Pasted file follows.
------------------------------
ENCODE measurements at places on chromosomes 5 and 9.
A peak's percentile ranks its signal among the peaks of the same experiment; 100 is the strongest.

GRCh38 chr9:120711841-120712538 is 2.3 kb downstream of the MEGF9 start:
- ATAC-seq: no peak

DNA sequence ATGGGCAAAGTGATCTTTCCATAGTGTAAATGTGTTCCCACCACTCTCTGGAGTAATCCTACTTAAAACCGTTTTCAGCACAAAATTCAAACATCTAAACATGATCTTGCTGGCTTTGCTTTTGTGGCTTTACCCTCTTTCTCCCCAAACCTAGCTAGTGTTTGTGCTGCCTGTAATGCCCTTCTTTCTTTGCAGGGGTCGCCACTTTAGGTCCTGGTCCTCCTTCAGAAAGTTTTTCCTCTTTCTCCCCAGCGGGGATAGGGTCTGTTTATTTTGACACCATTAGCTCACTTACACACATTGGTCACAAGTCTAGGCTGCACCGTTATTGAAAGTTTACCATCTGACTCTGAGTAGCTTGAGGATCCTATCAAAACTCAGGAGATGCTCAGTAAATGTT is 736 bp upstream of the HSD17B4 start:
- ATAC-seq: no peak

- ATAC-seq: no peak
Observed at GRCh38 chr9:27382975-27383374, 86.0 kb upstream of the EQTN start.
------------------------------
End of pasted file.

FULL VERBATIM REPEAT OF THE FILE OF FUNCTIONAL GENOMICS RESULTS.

ENCODE measurements at places on chromosomes 5 and 9.
A peak's percentile ranks its signal among the peaks of the same experiment; 100 is the strongest.

GRCh38 chr9:120711841-120712538 is 2.3 kb downstream of the MEGF9 start:
- ATAC-seq: no peak

DNA sequence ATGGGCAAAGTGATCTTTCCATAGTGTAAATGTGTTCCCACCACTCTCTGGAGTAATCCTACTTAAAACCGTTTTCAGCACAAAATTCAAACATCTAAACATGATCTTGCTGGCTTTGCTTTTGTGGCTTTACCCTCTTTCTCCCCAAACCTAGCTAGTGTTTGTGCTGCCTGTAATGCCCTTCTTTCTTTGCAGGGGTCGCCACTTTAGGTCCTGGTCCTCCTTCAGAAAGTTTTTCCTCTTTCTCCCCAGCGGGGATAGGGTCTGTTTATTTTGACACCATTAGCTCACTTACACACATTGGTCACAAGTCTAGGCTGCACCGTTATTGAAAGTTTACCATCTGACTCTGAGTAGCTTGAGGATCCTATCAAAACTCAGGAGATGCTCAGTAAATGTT is 736 bp upstream of the HSD17B4 start:
- ATAC-seq: no peak

- ATAC-seq: no peak
Observed at GRCh38 chr9:27382975-27383374, 86.0 kb upstream of the EQTN start.